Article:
The Chess Variant Pages

How Many "Mets" Will Finish Off The Naked King Of Siam?!

For the tournament player it seems to be a question of great practical value: How many pieces of that piece named "met" do you need to hunt down and finish off the naked King in Thai Chess? Since the "met" in Mak Rook Thai - only having the same possibilities of moving like the "vezir" of the Arab Shatranj, that is to say: just one square diagonally - is so weak, in comparison to the modern counterpart in Western Chess, the Queen.

The match as follows is trying to give an answer. The duel has been decided on July 4th, 2004, at Hamburg/Germany, in the Portuguese open-air café "Transmontana", on the occasion of a training session among a small, but enthusiastic group of aficionados of Mak Rook Thai.

White: Torsten Mendel
Black: Dr. René Gralla
Training match at Hamburg/Germany, July 4th, 2004

1.d3-d4 f6-f5 2.Nb1-d2 Ng8-f6 3.Bc1-c2 Nb8-d7 4.f3-f4(?) ...
Producing a weakness on square e4.
4.... Rh8-g8 5.Qe1-f2 g6-g5  6.Ng1-f3 g5xf4 7.g3xf4 Bf8-f7 8.Rh1-g1 Rg8xg1
9.Qf2xg1 Ke8-e7 10.Kd1-e2 Qd8-c7 11.Bf1-f2  Bc8-b7 12.Qg1-h2 Ra8-g8
13.Ra1-g1 c6-c5
Opening up the diagonal for the Black Bishop b7 who is dreaming of the nice locus e4.
14.Bc2-d3 Bb7-c6 
Already on his way: the Black Bishop b7, now c6.
15.b3-b4 b6-b5  16.Rg1xg8  Bf7xg8 17.Qh2-g3? ...
Overlooking the possible interdiction on the left wing of White.
17.... c5-c4  18.Bd3-c2 Bc6-d5 19.Qg3-h4 ...
Nothing more than a demonstration - since the White Queen has no chance of sneaking in on the right flank.
19.... Bg8-g7 20.Bf2-g3 Bg7-g6 21.Nf3-e1 Bd5-e4
That's why Mr. Mendel shouldn't have played 4.f4(?) ....
22.Bg3-f2! ...
A brilliant regrouping.
22.... Nd7-b6 23.Bf2-f3! ...
The punch line.
23.... Be4-d5
So the Black Be4 must retreat, reluctantly for sure.
24.Qh4-g3 Ke7-f7
Black is planning to storm the right wing of Mr. Mendel - by the help of his King. But will that plan work out?!
25.h3-h4? ...
It will work out - since Mr. Mendel is lending a helping hand. 25.h4? ... is a real blunder, because White himself is paving the way via h5 and g4 (diagram).

White: Ne1; Bc2//Nd2//Ke2; Pa3//c3//e3//Bf3//Qg3; Pb4//d4//f4//h4;
Black: Pc4; Pb5//Bd5//Pf5; Pa6//Nb6//Pd6//e6//Nf6//Bg6//Ph6; Qc7//Kf7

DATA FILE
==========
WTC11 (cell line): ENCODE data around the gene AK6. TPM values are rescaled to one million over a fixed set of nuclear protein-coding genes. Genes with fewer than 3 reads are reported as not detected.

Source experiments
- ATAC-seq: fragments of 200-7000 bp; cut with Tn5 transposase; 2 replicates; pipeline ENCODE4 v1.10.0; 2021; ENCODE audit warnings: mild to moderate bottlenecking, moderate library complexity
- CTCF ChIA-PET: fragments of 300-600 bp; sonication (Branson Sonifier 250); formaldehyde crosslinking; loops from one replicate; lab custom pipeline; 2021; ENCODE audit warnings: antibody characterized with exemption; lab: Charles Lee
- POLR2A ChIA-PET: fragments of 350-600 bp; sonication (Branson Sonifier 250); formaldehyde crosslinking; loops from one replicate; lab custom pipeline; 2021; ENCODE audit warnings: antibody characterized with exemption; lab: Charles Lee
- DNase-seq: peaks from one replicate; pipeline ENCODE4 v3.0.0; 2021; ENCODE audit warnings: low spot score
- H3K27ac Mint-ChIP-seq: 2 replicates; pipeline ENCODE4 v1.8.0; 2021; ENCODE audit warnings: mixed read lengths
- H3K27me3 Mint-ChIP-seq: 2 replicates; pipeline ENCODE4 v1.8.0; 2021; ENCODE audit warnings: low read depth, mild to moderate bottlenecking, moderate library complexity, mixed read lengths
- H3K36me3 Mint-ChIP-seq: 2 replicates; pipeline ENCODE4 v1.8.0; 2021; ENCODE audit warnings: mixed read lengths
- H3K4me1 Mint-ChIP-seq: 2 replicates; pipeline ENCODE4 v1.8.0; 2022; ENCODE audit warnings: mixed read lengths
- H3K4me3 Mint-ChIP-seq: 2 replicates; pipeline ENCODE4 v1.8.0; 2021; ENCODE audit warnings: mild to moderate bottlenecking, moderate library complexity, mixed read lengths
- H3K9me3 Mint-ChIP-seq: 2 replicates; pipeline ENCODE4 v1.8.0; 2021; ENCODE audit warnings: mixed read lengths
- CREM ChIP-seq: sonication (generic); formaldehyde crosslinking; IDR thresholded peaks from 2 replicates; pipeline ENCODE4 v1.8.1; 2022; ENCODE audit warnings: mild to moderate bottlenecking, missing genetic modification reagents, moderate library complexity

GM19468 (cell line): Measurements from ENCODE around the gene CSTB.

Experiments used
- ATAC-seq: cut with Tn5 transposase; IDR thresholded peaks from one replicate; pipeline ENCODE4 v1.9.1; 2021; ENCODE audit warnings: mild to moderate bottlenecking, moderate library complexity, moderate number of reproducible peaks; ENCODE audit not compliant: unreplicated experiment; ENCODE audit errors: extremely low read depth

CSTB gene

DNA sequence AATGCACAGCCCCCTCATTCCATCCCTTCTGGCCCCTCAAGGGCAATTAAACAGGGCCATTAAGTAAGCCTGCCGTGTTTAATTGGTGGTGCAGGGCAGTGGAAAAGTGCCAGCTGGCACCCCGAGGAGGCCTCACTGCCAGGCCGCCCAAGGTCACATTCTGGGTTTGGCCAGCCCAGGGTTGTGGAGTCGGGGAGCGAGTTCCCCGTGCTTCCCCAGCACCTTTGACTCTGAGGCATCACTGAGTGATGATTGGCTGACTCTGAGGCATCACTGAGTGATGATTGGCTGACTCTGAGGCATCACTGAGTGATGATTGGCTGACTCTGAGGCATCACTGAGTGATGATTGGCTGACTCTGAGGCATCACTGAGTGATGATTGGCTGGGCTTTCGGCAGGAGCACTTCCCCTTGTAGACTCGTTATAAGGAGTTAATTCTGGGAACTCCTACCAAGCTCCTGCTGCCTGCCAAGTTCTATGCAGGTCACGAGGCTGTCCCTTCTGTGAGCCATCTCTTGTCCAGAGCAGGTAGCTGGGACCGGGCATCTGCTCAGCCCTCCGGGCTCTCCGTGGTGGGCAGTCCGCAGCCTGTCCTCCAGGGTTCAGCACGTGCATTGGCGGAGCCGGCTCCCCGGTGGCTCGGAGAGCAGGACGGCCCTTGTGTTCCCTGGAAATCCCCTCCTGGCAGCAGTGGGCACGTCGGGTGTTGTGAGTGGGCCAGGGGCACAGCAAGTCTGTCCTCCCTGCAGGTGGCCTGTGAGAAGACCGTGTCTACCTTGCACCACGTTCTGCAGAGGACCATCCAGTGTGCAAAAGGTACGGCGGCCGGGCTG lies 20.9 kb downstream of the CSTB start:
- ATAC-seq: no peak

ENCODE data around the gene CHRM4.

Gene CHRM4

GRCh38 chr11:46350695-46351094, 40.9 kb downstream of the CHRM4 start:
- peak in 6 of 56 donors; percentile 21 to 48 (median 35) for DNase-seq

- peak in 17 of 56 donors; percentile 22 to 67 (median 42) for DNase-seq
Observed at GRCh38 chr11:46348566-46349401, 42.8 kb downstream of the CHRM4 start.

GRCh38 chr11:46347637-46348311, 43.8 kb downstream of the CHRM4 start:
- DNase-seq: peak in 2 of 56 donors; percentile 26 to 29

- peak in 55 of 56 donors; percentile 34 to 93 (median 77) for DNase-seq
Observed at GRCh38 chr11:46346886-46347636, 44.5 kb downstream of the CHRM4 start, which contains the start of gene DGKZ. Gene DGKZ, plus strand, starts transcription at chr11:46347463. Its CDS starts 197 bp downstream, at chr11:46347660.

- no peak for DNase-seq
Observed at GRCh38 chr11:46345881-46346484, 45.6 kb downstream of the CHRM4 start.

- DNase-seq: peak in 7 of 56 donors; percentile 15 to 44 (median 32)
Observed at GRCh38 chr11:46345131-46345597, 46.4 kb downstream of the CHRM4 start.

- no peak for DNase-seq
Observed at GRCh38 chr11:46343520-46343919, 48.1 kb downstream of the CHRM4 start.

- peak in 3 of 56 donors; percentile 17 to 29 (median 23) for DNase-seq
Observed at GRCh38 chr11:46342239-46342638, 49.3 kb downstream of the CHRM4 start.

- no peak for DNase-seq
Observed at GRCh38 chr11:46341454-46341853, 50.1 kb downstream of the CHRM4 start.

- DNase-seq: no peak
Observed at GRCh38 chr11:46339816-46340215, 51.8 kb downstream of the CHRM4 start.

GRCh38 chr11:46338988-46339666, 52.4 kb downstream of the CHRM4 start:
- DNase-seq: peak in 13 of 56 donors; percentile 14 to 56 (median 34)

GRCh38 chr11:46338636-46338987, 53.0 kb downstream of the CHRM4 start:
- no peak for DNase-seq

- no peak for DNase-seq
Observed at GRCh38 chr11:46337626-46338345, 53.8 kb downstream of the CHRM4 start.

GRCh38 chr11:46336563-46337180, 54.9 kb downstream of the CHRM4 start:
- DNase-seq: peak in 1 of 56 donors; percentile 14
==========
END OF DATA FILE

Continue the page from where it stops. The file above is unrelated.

25....Bg6-h5 
Black is exploiting the weak white squares.
26.Ne1-g2 Bh5-g4
Attacking the White Queen g3.
27.Ke2-f2 Bd4xf3+ 28.Kf2xf3 Bd5-e4+ 
The Second Coming ... of Black Bishop d5 ...
29.Kf3-e2 Nb6-d5
Putting pressure on the sickly White Pawn c3.
30.Nd2-f1 Kf7-g6 31.Qg3-f2 ...
Expecting the storm ...
31.... Kg6-h5
The General himself is leading the final assault.
32.Nf1-g3+ Kh5-g4 33.Nf2xe4 ...
The death warrant for Pc3. But the White front-line is crumbling anyway.
33.... Nf6xe4 34.Ke2-f1 Ne4xc3 35.Bc2xc3 Nd5xc3 36.Qf2-e1! Nc3-b1!?!?
Very optimistic: Black Horse wants to eat the White Pa3 - but it is underestimating the hidden peril of 36.Qe1! ....
37.Kf1-e2 Nb1xa3 38.Qe1-d2! Na3-c2
The only way to reach the outpost b3 - otherwise that cavalry unit would be lost.
39.Qd2-c3! Nc2-a1!
Thank God that the Queens in Thai Chess - here the Met c3 - do not possess the attacking capabilities of Queens in Western Chess.
40.Ke2-d1 Na1-b3
A safe haven for the Ma b3 - with one big disadvantage: The Knight is cornered on b3.
41.Kd1-c2 Qc7-b6 42.Kc2-b2 a6-a5  43.Kb2-a3 a5-a4  44.Ka3-b2 Kg4-f3
Now Black King is exposing the disadvantage of the White plan - the right wing of Mr. Mendel is going to get rolled up.
45.Ng2-e1+ Kf3xe3 46.Ne1-c2+ Ke3xf4 47.Nc2-a3 Kf4-e4 48.Na3xb5 Ke4-d5
49.Nb5-a3 e6-e5  50.Na3-c2 f5-f4 
In order to prevent 51.Ne3+ ....
51.h4-h5  e5xd4
After trying to figure it out for quite a while: After the onslaught on d4 - will the remaining material be sufficient to check-mate White King?!?
52.Qc3xd4 Nb3xd4 53.Nc2xd4 Kd5xd4 54.Kb2-a3 c4-c3=Q 55.Ka3xa4 Kd4-c4! 
Preventing the escape of Mr. Mendel's monarch via b5.
56.Ka4-a3 f4-f3=Q (diagram)
White: Ka3; Pb4; Ph5;
Black: Qc3//Qf3; Kc4; Qb6//Pd6//Ph6
That new-born Queen is very far away - but very important: She has to block the last possible exit for White King via d1.
57.b4-b5  Qf3-e2! 
Now the gigantic pocket for White King is closed.
58.Ka3-a2 d6-d5  59.Ka2-b1 d5-d4  60.Kb1-c2 d4-d3=Q+ 
Queen no.4 - and the end is near.
61.Kc2-c1 Kc4-b3 62.Kc1-b1 Qb6-c5
It is amazing, really: Black is needing Queen b6 too in order to enforce the capitulation of White King.
63.Kb1-c1!  Qc5-b4! (diagram)

White: Kc1; Pb5//h5;
Black: Qe2; Kb3//Qc3//Qd3; Qb4; Ph6

Generously conceding to White the last triumph - Mr. Mendel is getting one Queen back, at last.

64.b5-b6=Q Qb4-a3! 
And now we are knowing the answer - if there are no auxiliary troops and no helpful Pawns that are blocking their own King, so you do really need four (!) Queens plus your own King in order to check-mate the Ruler of Siam Chess.
65.Qb6-c5! ...
Trying to get back into action - with the great plan of the sacrifice 66.Qd4! ...: That would force open the siege by the Black army.
65.... Qa3-b2+
Black is faster ...
66.Kc1-b1 Qd3-c2# (diagram)

White: Kb1; Qc5//Ph5;
Black: Qb2//Qc2//Qe2; Kb3//Qc3; Ph6

And we do know the answer now, finally: How many Mets will finish off the naked King of Siam? At first you will need a foursome - in the end, it is just a trio ...


Written by René Gralla.
Webpage created: December 12, 2005.